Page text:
Seniors in Southern Brooklyn have about two months left to take advantage of a city program that offers smoke alarms and special devices for the hard-of-hearing.
Local seniors who have already gotten the devices — installed for free by firefighters — say the service took only a few minutes and gives a welcome sense of security.
“It’s very nice to know that my house has this kind of insurance,” said Marine Park’s Eileen Dorinson, who recently had alarms installed in her home.
The devices detect both smoke and carbon monoxide and work for about a decade before they need to be replaced. Dorinson’s husband said he’s happy he no longer has to worry about changing batteries.
“I’ve been troubling with replacing batteries in smoke alarms for a long time,” said Joe Dorinson.
Those who have hearing problems also get a device that will vibrate their mattress when the alarm goes off, assuring they will be alerted even if they’re asleep.
The program is open to seniors aged 60 and older living in Community Boards 13, 15, and 18 — roughly between Seagate and Canarsie, said the FDNY’s Lt. Patrick Shannon at a recent meeting of the Madison-Marine-Homecrest Civic Association.
Residents can call the department and request a visit, and the process is very simple, Joe Dorinson said.
“I called, and within two weeks, we had the alarm,” he said.
His wife said two department officials came to her home and installed three combination smoke and carbon monoxide detectors in about 15 minutes. They had everything needed, including a step ladder and a screwdriver, she said.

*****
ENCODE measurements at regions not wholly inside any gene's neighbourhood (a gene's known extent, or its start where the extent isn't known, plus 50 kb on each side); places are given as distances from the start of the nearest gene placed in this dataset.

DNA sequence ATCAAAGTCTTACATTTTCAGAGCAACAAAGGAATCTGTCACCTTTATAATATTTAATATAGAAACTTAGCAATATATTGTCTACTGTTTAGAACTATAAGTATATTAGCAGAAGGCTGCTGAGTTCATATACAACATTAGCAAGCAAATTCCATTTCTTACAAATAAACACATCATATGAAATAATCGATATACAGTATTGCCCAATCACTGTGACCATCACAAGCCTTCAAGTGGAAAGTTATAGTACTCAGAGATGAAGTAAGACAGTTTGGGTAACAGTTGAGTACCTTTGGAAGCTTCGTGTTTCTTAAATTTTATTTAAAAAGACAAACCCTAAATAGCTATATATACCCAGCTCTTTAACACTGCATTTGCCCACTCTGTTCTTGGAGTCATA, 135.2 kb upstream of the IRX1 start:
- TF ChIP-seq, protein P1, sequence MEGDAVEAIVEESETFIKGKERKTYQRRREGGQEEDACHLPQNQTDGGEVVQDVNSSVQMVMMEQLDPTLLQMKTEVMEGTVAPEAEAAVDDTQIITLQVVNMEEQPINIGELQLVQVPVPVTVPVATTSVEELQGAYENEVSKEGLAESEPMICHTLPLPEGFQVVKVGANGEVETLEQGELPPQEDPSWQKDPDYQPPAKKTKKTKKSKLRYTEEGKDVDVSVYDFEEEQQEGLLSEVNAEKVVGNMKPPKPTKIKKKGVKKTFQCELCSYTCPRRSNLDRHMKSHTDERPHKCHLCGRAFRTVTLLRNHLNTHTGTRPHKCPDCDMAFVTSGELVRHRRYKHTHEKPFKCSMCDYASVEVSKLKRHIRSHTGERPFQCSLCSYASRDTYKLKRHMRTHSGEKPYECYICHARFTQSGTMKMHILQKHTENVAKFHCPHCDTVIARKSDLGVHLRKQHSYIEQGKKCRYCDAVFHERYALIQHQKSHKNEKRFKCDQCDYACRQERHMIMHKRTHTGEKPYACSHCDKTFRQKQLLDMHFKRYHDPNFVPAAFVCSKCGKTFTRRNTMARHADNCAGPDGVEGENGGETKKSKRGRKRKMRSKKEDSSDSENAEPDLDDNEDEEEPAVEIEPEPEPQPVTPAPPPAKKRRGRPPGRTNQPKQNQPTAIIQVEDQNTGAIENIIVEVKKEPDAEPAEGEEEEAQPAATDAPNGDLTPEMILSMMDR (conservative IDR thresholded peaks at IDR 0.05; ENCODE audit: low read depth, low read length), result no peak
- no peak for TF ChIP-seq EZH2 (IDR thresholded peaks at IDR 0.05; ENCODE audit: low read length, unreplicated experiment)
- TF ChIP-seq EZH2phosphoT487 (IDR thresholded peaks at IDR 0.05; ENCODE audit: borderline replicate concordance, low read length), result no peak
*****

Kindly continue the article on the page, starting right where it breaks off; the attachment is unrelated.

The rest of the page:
Seniors with hearing aids qualify for a device that syncs with smoke detectors to alert the hard-of-hearing, Shannon said. The machines flash lights and can make a bed vibrate to wake someone sleeping without a hearing aid, Shannon said.
The federal Department of Homeland Security has stumped up $590,000 to bankroll the fire alarm program to help seniors affected by Hurricane Sandy.
“This indicates that good things happened out of bad things,” Dorinson said.
The Fire Department aims to reach about 1,800, according to Shannon. The program is slated to end May 30, but the department may seek further funding, he said.
Dorinson recommended seniors take advantage while they can.
“It’s a great program, and of course, the best thing about it was it was free,” he said.
Seniors wanting to take advantage of the program should call (718) 281–3872